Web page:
An estimation of the effectiveness of spectral power distributions of the radiation for melatonin suppression and luminous flux is obtainable via calculations. In the calculations only the spectral power is considered between wavelengths 380-740 nm. All spectra are normalised in such way that the sum of the spectral power in the range 380-740
 wherein λ=380-740 nm.
 To calculate the luminous flux and the melatonin effective Watts (melatonin Watts) the following formulas have been used:
 Luminous fluxΦ=683*Σ(E(λ)*V(λ))
 Melatonin Watts:=Σ(E(λ)*M(λ)).
 In which:
 V(λ) is the eye sensitivity flux;
 M(λ) is the melatonin sensitivity;
 The constant value of 683 is the luminous flux obtained by 1 Watt of light having a wavelength of 555 nm, being the maximum of the eye sensitivity.
FIG. 4 shows a typical melatonin sensitivity curve for people in the age of 20-40 years as obtained from experimental results. As the melatonin sensitivity is a.o. dependent on the transmission of the lens of the eye, which on its turn is dependent on the age of the human subject, the efficiency of melatonin suppression via light radiation generally decreases by increasing age of the human subject. The melatonin effective Watts can then be calculated according to
Melatonin Watts Mage(λ):=Σ(E(λ)*M(λ)*T(λ)),
 wherein T(λ) is the fraction of lens transmission.
FIG. 4 shows a typical example of a melatonin sensitivity curve for elderly people (>=60 years) corrected for the lens transmission.
 In an embodiment, the method is characterized in that the output fraction of melatonin suppressive radiation is>=0.45 Melatonin Watt/Watt and the light output is<=60 lumen/Watt. Via this method the melatonin is suppressed efficiently but with relatively low output of visible light radiation. These methods are particularly suited for nursing activities. However, as the eye sensitivity for light is dependent on the age of the human, an embodiment is preferred in which the method is characterized in that the output fraction of melatonin suppressive radiation is>=0.45 Melatonin Watt/Watt and that the light output is <=20 lumen/Watt. This method is particularly appropriate to be used for relatively young people who have a high sensitivity for light, the melatonin is suppressed efficiently and the output of the visible light radiation is very low. As the melatonin suppression is obtainable by light radiation that yield only a very low amount of visual light/lumen, i.e. deep blue, the melatonin suppressive radiation hardly influences the visual conditions created by light for vision purposes. These methods find their application in activities in which a dim visible lighting level is needed but in which activities require that people has to be kept alert and awake, for example in control rooms of an air field. Yet, even more demands are posed upon lighting levels for truck drivers at night, these drivers have to be both kept alert during their ride and must have good sight on the road. Therefore the method is characterized in that the output fraction of melatonin suppressive radiation is>=0.45 Melatonin Watt/Watt and that the light output is<=10 lumen/Watt. The low light output of<=10 lumen/Watt facilitates to relatively easily obtain a lighting level inside the cabin of the truck that is sufficiently low not to form a disturbance for the truck driver. Thus the truck driver is enabled both to stay awake and to have a good view on the road.
 In circumstances that people have to be kept alert and vision conditions are determined only by a relatively simple task, melatonin suppressive radiation together with a sufficiently amount of visible light can be administered. Examples of such circumstances are outdoor container work activities in a shipyard, which work only requires that articles can be distinguished by their shape and/or text. For these circumstances an embodiment of the method is characterized in that the output fraction of melatonin suppressive radiation is>=0.45 Melatonin Watt/Watt and the light output is>=60 lumen/Watt.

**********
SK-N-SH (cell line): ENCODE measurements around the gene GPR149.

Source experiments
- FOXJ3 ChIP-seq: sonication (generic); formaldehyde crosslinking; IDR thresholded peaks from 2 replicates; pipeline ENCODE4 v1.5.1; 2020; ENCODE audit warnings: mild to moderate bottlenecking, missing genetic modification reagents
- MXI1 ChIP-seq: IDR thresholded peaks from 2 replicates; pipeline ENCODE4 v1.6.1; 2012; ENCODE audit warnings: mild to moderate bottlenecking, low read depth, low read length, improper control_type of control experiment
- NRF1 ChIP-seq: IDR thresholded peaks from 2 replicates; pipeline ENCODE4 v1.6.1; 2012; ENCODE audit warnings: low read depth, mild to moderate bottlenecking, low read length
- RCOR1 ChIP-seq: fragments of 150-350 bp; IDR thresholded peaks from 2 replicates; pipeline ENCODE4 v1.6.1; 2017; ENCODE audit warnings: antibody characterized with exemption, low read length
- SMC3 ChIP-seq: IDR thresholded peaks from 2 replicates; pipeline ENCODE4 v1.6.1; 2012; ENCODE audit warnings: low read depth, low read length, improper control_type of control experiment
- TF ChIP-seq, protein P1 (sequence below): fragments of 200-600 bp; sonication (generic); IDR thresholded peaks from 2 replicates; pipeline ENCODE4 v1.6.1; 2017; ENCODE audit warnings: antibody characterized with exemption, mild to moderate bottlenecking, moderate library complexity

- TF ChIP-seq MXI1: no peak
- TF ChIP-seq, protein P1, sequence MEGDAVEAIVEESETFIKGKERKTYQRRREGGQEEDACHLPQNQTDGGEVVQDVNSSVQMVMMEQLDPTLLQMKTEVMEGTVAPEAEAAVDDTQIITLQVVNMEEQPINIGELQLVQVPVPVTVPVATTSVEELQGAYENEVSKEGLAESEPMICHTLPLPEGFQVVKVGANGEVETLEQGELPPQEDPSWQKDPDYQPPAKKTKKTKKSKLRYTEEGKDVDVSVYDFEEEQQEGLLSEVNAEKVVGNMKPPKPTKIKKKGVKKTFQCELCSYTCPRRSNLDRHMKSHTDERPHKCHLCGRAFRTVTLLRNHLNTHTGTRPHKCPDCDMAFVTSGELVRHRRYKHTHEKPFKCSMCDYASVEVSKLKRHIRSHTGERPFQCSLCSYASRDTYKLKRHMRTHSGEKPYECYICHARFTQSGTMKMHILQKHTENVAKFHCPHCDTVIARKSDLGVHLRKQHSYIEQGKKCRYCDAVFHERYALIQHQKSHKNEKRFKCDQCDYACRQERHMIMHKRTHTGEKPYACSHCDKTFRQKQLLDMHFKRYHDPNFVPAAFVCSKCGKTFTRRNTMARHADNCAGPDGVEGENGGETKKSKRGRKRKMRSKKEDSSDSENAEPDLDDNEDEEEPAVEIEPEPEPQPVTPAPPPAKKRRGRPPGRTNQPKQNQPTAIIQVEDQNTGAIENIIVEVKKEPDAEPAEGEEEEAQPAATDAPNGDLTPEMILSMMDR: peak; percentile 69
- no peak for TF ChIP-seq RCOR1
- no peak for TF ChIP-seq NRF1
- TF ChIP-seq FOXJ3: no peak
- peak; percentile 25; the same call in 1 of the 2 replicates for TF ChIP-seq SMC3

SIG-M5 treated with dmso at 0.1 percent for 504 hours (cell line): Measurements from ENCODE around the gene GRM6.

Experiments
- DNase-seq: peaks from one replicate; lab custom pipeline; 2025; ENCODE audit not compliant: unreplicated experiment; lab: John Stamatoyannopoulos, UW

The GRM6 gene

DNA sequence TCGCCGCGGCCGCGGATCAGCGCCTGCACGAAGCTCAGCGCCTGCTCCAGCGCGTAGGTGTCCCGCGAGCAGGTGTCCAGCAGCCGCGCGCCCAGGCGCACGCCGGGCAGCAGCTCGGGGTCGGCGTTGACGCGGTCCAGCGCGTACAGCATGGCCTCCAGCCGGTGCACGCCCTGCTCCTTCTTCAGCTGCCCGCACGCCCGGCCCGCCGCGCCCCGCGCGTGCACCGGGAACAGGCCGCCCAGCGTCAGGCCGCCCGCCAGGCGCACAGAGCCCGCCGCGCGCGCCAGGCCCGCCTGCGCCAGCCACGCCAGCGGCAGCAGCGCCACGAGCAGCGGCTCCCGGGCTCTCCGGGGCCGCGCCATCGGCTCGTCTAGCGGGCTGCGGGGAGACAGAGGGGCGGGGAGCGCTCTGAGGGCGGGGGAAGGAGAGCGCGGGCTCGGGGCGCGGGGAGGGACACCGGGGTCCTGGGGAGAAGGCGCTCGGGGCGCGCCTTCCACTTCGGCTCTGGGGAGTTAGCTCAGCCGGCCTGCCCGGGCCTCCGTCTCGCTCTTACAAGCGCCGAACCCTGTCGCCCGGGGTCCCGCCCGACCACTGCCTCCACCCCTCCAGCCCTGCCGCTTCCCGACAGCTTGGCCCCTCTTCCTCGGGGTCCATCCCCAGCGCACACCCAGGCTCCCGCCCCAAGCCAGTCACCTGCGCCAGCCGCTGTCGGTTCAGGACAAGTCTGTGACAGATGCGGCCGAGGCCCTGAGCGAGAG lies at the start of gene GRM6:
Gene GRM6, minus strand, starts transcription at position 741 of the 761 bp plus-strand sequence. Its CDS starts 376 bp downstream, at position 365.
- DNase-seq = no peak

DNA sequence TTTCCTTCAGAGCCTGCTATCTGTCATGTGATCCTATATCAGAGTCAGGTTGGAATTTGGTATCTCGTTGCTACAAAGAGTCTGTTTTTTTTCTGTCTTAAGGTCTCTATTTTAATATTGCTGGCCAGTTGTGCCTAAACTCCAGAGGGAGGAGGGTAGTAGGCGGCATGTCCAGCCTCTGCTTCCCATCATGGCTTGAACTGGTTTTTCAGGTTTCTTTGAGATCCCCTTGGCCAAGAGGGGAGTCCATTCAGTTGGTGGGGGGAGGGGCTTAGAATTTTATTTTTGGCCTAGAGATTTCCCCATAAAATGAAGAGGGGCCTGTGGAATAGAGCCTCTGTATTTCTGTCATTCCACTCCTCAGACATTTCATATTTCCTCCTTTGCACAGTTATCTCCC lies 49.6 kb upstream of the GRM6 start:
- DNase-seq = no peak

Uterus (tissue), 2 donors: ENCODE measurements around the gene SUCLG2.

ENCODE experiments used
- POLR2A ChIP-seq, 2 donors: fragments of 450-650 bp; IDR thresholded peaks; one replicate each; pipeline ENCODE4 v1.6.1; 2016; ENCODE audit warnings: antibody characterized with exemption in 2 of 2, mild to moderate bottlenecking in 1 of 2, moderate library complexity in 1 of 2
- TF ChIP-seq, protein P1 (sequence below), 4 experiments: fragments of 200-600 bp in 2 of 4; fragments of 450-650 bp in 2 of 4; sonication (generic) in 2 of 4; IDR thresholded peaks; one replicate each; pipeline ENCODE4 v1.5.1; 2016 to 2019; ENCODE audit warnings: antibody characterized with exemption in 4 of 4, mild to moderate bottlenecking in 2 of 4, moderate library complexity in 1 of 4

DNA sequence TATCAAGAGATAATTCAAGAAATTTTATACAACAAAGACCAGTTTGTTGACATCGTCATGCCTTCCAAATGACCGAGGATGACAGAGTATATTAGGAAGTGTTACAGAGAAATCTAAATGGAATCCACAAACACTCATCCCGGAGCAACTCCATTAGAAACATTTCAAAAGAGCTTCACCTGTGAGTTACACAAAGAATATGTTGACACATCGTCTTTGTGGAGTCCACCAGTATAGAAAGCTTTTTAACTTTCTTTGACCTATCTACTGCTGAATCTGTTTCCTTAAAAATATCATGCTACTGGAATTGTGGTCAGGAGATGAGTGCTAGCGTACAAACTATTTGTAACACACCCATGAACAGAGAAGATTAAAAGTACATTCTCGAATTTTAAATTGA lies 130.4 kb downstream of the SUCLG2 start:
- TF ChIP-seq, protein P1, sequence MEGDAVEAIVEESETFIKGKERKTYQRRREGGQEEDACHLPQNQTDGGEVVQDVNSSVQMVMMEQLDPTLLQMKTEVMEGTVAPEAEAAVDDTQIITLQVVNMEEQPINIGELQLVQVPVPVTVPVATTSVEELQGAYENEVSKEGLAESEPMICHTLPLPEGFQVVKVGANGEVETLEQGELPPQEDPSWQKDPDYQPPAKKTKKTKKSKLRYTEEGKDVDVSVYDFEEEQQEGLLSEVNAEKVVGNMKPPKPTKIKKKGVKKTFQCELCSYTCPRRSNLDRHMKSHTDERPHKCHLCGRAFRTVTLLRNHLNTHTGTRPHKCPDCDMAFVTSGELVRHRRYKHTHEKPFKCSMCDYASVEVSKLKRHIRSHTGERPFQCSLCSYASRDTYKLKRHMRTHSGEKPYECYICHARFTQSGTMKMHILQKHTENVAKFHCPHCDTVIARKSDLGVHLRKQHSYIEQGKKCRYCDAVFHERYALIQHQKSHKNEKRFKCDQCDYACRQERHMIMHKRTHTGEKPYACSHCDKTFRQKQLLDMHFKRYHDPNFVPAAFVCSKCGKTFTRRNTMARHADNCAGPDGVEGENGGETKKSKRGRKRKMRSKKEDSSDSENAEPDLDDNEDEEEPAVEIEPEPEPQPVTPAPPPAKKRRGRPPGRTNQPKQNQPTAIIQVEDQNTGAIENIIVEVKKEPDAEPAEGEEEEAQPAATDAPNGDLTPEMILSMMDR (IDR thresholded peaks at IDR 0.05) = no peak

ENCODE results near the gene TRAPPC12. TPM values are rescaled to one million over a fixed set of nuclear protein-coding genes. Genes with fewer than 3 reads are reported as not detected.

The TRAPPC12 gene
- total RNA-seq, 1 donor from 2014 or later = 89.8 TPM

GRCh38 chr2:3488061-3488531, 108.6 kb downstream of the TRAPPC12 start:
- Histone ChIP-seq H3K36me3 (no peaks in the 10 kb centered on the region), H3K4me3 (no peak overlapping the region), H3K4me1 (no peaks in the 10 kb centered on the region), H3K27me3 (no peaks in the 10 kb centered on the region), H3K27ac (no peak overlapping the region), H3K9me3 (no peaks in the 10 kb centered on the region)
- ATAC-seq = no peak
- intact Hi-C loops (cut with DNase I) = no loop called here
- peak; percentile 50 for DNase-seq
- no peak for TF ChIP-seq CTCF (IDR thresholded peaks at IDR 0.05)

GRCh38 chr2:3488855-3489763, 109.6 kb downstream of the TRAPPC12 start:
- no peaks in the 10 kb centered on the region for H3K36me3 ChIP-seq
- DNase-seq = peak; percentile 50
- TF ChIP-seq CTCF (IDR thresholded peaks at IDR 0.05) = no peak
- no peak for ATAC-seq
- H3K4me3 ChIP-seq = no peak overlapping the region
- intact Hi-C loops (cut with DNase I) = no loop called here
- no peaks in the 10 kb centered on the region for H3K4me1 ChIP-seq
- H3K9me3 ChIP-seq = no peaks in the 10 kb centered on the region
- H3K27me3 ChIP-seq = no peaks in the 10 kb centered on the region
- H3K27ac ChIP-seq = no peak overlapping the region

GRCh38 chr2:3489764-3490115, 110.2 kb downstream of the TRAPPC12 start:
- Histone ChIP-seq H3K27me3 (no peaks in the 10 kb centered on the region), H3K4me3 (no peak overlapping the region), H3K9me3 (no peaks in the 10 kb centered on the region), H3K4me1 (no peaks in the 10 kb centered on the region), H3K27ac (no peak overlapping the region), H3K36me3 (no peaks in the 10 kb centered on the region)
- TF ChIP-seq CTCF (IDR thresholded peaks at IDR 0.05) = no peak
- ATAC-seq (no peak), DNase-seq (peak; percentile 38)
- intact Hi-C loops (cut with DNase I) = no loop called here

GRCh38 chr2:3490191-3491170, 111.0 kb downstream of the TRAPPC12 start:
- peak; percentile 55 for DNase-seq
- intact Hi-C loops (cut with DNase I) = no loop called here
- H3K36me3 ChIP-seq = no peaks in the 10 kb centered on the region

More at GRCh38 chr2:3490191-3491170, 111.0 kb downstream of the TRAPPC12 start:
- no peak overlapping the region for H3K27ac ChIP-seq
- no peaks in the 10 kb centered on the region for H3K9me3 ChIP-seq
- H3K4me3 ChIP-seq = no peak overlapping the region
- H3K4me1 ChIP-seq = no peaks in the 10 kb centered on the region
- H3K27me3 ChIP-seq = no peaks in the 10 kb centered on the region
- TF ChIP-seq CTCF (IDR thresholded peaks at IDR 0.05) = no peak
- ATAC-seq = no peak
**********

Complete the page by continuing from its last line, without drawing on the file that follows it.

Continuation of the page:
In circumstances that people have to be kept alert and good colour vision conditions are necessary to carry out the task, melatonin suppressive radiation together with relatively high amounts of visible light can be administered. Examples of such circumstances are shift work, first aid centers in hospitals. For these circumstances an embodiment of the method is characterized in that the output fraction of melatonin suppressive radiation is>=0.45 Melatonin Watt/Watt and the light output is>=100 lumen/Watt, the light source having a color rendering index (CRI)>=65. Other examples for melatonin suppressive lighting methods are in schools, universities, libraries in classrooms, lecture halls, conference rooms. Preferably an embodiment the method is characterized in that the output fraction of melatonin suppressive radiation is>=0.6 Melatonin Watt/Watt and the light output is>=100 lumen/Watt, the light source having a color rendering index (CRI)>=65 and a color temperature of>=6500 K. This method is appropriate for people not having options to catch sufficient daylight for example in the winter period, or elderly people with disturbed rhythms, or people with Monday morning hangover. The color temperature is relatively high which has a supporting psychological effect on the alertness next to the effect on alertness by melatonin suppression. Light having the properties of>=0.45 Melatonin Watt/Watt and>=100 lumen/Watt is obtainable by a single light source but alternatively is obtainable by combinations of light sources. In these combinations a first light source having a relatively high lumen output, for example a/80 low-pressure mercury discharge fluorescent lamp with >=200 lumen/Watt and a color rendering index (CRI) of>=80, is combined with a second light source having a relatively high melatonin suppressive radiation output, for example a /03 low-pressure mercury discharge fluorescent discharge lamp with>=0.7 Melatonin Watt/Watt. Such combinations enable the addition of, for example, second light sources to an existing lighting system having only first light sources, to obtain the suitable light radiation. The lighting system thus obtained has a light source yielding the suitable light radiation and has the advantage that it is relatively cheap.